Sep. 5, 2004. 11:12 AM
Gay marriage 'false,' Pope tells our envoy
Pontiff meets new Canadian ambassador Opposes Ottawa's plan to change legislation

VATICAN CITY Pope John Paul II kept up his campaign against gay marriage yesterday, telling the ambassador from Canada where three provinces allow same-sex couples to wed that such unions create a "false understanding" of marriage.

In past months, the Pope has urged authorities to stop approving gay marriages, saying that they degrade the true sense of marriage.

The pontiff spoke yesterday to the new Canadian Ambassador to the Holy See, Donald Smith.

"The institution of marriage necessarily entails the complementarity of husbands and wives who participate in God's creative activity through the raising of children," he said, according to the text of the speech released by the Vatican.

"Spouses thereby ensure the survival of society and culture, and rightly deserve specific and categorical legal recognition by the State.

Any attempts to change the meaning of the word `spouse' contradict right reason: legal guarantees, analogous to those granted to marriage, cannot be applied to unions between persons of the same sex without creating a false understanding of the nature of marriage.''

Three provinces Ontario, Quebec and British Columbia allow same-sex marriage.

The Liberal Party has promised legislation legalizing gay marriage, possibly next year after the Supreme Court of Canada gives a nonbinding opinion on a tentative bill.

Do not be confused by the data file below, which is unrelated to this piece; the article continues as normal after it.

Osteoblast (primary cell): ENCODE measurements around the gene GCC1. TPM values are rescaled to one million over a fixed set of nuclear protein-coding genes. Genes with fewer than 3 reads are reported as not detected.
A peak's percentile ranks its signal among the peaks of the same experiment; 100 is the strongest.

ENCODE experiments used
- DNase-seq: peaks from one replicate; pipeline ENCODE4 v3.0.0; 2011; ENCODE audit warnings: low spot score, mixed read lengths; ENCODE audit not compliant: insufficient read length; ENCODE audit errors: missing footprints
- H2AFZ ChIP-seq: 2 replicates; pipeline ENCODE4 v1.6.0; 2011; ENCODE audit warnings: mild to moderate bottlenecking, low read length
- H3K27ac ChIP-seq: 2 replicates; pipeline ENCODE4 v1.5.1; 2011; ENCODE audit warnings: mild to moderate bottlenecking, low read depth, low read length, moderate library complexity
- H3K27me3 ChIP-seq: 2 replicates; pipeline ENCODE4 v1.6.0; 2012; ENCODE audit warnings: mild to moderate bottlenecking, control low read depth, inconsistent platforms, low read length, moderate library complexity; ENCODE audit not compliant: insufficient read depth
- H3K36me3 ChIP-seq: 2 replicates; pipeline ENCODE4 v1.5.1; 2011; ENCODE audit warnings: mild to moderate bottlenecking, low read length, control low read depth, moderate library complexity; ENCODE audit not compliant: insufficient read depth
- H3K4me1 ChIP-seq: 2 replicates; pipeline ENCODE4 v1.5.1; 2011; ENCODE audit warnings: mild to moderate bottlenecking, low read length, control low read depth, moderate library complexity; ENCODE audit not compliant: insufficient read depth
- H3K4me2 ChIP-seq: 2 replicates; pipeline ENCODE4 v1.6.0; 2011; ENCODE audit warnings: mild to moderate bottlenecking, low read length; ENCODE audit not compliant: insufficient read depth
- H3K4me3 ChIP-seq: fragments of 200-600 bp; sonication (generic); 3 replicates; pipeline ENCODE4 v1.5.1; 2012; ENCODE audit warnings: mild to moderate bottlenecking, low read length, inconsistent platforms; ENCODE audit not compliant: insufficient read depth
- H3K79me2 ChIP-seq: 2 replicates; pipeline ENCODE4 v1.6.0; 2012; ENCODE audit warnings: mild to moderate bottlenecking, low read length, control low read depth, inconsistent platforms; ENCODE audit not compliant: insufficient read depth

The court will consider whether a proposed federal law to extend civil marriage rights to gay and lesbian couples is constitutional and whether it protects the right of religious groups to refuse to conduct marriage ceremonies in accordance with religious beliefs.

Smith is a former ambassador to Croatia. In 2000, he was named Special Coordinator for Reconstruction of the Balkans and in 2003 he became director, Southeast Europe Division.

Speaking to another newly appointed ambassador to the Holy See, Philip McDonagh of Ireland, the Pope called on the European Union to keep a policy of openness and acceptance of immigrants.

Ireland held the EU rotating presidency until the end of June.

"The plight of refugees and those displaced by poverty, war or persecution is particularly dramatic and calls for special consideration and generosity," John Paul said.

"The Holy See hopes that the steps taken during the Irish presidency of the European Union in favour of policies of openness to other peoples will continue to inspire the community's attitude to immigrants from other continents and cultures.''

Associated Press

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